Latest posts by Dr. Adèle Lafrance (see all)
- How the Amazonian Tea Ayahuasca Affects Mental Health - July 12, 2017
- Taking Charge of Your Ayahuasca Integration - June 19, 2017
- 7 Ways To Cultivate Your Ayahuasca Experience - March 6, 2017
Many have said that “forgiveness is a gift we give ourselves,” but what happens when you just can’t get there? As a clinical psychologist, I’ve met with many psychotherapy clients who were able to recognize that they needed to forgive a loved one, but somehow they remained blocked by their pain. Having now conducted formal research on ayahuasca drinking, and, as a human being who has struggled to forgive at various points in my life, I believe that combining a sincere desire for forgiveness with the benefits of the plant medicine ayahuasca can have profound healing effects. And these effects may not otherwise be possible through “talk therapy” alone.
Family relationships play an integral role in the psychological and physical health of its members, for better and for worse. An infant’s brain develops in concert with their primary caregivers. This process begins in utero and continues to unfold over the course of childhood and adolescence. This means that children are literally wired to their parents —and for life.1 For this reason, strained or estranged parent-child relationships can have a profound effect on an individual’s emotional and physical health. These negative effects can be felt regardless of the circumstances surrounding the breakdown. Decades later, individuals reflecting on their lives will still lament the deep pain of parent-child ruptures.
Research is now teaching us that resentment and “unforgiveness” of what was so painful during childhood can have direct and serious negative consequences on one’s health throughout life. In fact, where there is resentment towards another, there is nearly always a parallel process of guilt and shame about one’s own role in the breakdown of the relationship. This results in suffering not only in relationship with the other person, but also with ourselves. The possible repercussions are many, and can span from difficulty forming healthy relationships to a compromised immune system —even being at increased risk for cardiac problems.2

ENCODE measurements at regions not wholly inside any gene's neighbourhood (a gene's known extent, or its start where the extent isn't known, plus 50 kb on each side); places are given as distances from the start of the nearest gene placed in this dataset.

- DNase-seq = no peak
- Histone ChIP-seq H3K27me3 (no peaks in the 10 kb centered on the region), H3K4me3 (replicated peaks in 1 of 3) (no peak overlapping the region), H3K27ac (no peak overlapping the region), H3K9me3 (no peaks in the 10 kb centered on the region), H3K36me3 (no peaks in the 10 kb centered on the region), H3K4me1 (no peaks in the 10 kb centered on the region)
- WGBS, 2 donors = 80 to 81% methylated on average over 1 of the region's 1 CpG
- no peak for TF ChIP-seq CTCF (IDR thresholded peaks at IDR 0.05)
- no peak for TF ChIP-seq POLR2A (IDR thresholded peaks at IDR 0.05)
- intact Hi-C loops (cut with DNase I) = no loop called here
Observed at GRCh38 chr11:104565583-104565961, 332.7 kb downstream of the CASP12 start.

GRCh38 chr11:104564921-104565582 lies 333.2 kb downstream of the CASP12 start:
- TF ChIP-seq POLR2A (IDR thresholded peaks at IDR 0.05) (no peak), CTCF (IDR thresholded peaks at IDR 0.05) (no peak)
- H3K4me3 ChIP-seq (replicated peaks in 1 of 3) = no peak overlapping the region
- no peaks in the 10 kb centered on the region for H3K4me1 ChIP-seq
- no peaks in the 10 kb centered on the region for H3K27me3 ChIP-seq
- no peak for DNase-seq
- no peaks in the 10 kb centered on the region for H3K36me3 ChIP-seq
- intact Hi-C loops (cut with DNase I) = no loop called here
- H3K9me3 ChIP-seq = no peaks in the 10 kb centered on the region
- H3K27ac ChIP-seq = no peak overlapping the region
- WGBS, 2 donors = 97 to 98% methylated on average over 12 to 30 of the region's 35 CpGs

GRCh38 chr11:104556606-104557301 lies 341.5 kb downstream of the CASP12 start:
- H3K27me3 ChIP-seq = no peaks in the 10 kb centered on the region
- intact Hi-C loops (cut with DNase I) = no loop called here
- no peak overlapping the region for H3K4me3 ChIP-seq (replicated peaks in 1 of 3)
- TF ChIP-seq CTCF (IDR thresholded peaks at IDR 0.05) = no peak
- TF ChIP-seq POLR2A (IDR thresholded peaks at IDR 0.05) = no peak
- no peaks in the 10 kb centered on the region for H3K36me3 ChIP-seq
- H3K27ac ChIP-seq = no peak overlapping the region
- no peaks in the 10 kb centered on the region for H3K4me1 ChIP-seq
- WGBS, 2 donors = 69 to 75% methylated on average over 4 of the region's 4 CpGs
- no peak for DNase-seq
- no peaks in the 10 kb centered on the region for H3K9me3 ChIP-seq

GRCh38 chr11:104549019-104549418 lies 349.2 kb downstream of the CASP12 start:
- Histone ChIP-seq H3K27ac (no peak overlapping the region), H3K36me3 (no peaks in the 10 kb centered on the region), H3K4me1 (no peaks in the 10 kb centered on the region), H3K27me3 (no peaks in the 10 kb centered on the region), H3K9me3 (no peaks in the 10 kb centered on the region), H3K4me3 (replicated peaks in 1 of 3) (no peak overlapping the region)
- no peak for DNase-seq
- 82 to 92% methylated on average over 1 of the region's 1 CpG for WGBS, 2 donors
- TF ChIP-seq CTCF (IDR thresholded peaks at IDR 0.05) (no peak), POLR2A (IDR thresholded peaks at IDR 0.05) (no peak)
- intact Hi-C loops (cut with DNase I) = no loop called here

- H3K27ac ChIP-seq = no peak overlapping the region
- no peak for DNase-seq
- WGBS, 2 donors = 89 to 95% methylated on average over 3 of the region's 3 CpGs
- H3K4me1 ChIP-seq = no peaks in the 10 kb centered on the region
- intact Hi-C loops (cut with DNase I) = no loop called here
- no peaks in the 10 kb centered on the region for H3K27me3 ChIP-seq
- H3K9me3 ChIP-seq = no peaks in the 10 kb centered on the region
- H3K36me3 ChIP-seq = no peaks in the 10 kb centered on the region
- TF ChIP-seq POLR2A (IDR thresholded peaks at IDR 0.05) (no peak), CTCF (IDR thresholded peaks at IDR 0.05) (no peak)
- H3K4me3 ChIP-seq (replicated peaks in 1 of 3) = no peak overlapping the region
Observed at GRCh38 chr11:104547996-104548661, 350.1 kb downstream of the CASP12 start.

Resentment is like taking poison and waiting for the other person to die.
A number of studies have found that the ability to forgive is related to better mental health, including lower levels of anxiety, depression, and anger, and a better ability to cope with stress and adversity. Forgiveness has also been related to benefits for the body, including better health habits. Studies have found concrete evidence of this, from changes in cell counts to increased immune response.3
The experience of deep forgiveness during an ayahuasca ceremony is not a newly reported phenomenon. Many have shared profoundly healing forgiveness experiences after having drunk this powerful tea. This includes forgiveness not only of others, but of themselves as well; two for the price of one! And so we really see to what extent forgiveness is an “inside job.” It is a personal and internal one (wo)man process, and it is very different from relationship reconciliation, which involves two parties.4 This intra-personal process can lead to two forms of forgiveness: decisional forgiveness or emotional forgiveness.
Decisional forgiveness involves a choice to actively resist an unforgiving attitude, making a conscious choice to respond in a peaceful manner toward the other. Emotional forgiveness, on the other hand, is the replacement of negative, unforgiving emotions—anger and grief—with feelings of compassion, and even love for the other. Emotional forgiveness involves emotional transformation, and is considered the more powerful and healing of the two “types” of forgiveness.5
Ayahuasca can be instrumental in facilitating emotional forgiveness in individuals who are open to healing painful childhood experiences, including trauma.